Celebrating Holidays in Western Societies
We live in North America. This culture is completely different from Islamic culture. For example, people here celebrate several holidays, such as Halloween at the end of October, Thanksgiving towards the end of November, Christmas towards the end of December, New Year’s Day and Valentine’s Day. Should we allow our children to participate in these celebrations? If the answer is no, what should we do to prevent our children from feeling inferior to their peers because they do not participate in these celebrations?
This is a very important question that is being asked in almost every workshop we conduct and every lecture we deliver during national conventions and regional conferences in North America. We also receive similar questions via e-mail from Muslims in various parts of the world.
To answer this question we should emphasize the following points:
- As Muslims we must be careful not to group all celebrations into one category. Parents should look at each celebration separately and objectively, and then make an informed decision. For example, Thanksgiving is completely different from Christmas or Halloween.
- Parents should ask themselves the following questions about the celebration under consideration:
- What is the origin of the celebration?
- Does it have a religious dimension or connotation?
- What kind of message will this celebration send to my child?
- What kind of impression is this celebration going to have on my child?
- Is it a once-in-a-lifetime event or a regular celebration that will be a part of my child’s life and personality in the future?
If we ask ourselves these questions about the above-mentioned celebrations, we can easily say that we should not celebrate or allow our children to celebrate Halloween, Christmas, or Valentine’s Day.
Thanksgiving, however, may be different. We should give thanks to Allah SWT and teach our children to be grateful to Him for all His bounties all the time, not just one day a year. However, if somebody observes Thanksgiving, this is not a sin or a crime.
Having said this, what should parents do at the time of these celebrations, particularly if their children attend public school where these holidays are regularly observed and encouraged by the school system? Here is some advice for every Muslim parent to help them deal with this dilemma:
- Meet your child’s teacher early in the school year to tell him or her that your child is a Muslim and will not be celebrating Christmas. However, you do not want your child to miss out on the academic lessons. Since most public school systems use thematic methods for teaching, talking about Christmas in the classroom can start as early as mid-November. Ask the teacher to allow your child to do other activities that are not related to the holiday. For example, your child could draw a star or a crescent instead of a Christmas tree, or write a letter to his grandpa instead of to Santa. This way the child will still be part of the lesson, but with a reduction of the religious aspect of the holiday and its effect on your child.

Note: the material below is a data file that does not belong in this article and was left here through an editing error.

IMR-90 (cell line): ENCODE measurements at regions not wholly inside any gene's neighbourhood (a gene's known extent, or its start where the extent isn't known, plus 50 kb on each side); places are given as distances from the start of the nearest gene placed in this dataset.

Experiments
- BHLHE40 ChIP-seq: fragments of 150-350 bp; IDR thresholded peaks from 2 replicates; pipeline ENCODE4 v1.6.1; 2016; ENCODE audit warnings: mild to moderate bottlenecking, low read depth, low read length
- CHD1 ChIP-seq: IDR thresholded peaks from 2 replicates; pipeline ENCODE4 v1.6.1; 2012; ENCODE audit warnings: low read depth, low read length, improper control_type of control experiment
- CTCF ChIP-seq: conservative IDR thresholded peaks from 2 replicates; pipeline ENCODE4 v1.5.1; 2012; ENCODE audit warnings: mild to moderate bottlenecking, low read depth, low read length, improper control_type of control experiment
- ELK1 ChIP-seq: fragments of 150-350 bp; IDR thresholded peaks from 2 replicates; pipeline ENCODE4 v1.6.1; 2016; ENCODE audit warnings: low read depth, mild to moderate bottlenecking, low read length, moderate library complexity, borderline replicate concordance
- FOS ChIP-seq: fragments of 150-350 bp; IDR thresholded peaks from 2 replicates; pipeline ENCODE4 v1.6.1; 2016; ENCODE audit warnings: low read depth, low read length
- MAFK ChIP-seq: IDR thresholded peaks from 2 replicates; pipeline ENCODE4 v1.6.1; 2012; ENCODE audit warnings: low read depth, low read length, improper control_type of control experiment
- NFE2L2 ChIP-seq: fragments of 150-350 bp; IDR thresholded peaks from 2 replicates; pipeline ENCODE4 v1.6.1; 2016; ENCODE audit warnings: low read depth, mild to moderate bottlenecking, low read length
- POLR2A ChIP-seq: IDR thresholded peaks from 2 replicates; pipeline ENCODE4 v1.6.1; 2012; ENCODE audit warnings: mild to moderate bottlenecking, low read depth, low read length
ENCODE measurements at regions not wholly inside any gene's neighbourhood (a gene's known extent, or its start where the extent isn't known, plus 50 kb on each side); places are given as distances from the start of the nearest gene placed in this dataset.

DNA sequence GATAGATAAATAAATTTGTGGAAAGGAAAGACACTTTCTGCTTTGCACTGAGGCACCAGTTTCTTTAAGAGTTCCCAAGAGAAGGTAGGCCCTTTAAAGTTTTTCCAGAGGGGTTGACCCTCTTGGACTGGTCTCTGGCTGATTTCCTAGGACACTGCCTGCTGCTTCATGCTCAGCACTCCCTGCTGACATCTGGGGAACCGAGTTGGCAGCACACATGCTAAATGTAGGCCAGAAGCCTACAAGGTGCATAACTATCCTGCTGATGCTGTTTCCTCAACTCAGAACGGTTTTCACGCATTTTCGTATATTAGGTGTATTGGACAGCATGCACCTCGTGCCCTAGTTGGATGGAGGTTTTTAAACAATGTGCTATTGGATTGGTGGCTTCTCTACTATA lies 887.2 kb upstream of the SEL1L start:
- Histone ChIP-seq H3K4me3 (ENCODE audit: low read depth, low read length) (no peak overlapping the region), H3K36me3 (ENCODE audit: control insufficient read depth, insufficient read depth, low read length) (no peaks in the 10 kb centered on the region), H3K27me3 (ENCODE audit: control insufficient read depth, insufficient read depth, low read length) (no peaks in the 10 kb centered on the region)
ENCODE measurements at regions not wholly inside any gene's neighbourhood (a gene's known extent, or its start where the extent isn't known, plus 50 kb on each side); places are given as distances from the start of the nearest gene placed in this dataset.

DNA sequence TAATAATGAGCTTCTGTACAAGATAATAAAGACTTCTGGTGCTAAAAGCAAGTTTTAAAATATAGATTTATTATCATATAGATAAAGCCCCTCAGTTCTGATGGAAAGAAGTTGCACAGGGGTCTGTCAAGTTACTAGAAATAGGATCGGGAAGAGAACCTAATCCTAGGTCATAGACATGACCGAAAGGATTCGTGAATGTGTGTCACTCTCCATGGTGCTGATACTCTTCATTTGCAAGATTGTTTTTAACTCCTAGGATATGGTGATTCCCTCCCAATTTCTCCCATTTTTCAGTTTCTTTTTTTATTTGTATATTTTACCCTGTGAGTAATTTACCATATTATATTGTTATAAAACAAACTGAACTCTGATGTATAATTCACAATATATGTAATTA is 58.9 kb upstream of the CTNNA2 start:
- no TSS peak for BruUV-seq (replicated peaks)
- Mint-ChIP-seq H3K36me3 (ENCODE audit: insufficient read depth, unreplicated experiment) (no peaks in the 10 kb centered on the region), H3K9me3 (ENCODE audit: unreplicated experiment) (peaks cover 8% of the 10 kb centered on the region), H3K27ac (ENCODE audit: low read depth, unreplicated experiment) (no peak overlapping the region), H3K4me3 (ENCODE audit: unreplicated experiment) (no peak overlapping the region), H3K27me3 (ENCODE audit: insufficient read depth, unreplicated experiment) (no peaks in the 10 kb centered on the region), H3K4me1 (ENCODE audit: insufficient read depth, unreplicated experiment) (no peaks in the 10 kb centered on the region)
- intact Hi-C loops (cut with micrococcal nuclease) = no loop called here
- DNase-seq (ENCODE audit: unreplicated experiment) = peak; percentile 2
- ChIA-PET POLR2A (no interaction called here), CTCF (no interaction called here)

- On the day of the big Christmas party, do not send your child to school. Make that day special and fun for your child at home. You could invite some of her Muslim friends, who are also not going to school that day, and have a small gathering for them. In addition to the fun time, you can take the opportunity to teach them about Prophet Issa SAAW , his miraculous birth, the miracles he performed by Allah’s permission, and so on.
- Be careful not to ridicule the holidays and celebrations of others. Some parents may become frustrated and overwhelmed with their children’s attraction to the beautiful Christmas decorations, and might make comments such as “Christmas lights are ugly!” This is not right, nor is it true. In addition, it could give your child the wrong impression. In such a situation, parents must always acknowledge that the decoration is nice, that the lights look good, and always tell the truth.
- It is very important to make Ramadan and the two Eid celebrations very special and filled with fun and good memories for your children, to compensate for them not being a part of the other celebrations.
- Some of the early scholars issued fatwas indicating that Muslims should not congratulate non-Muslims on their religious celebrations. These fatwas may have been applicable during their time and in their environment, but they are not applicable nowadays or in the North American environment. As a matter of fact, other fatwas indicate that there is nothing wrong with extending congratulatory wishes to non-Muslims during their religious celebrations.
Please refer to chapter nine of our book entitled Muslim Teens – Today’s Worry, Tomorrow’s Hope for more tips on how to deal with Christmas and Halloween celebrations. Another good source is the SoundVision Website, where you can find samples of letters to send to your child’s school administration to help you say no to such celebrations.
 Dr. Yusuf Al-Qaradawy, Contemporary Fatwas, Volume 3, Dar Al Qalam for Distribution and Publications, Kuwait, 2001.
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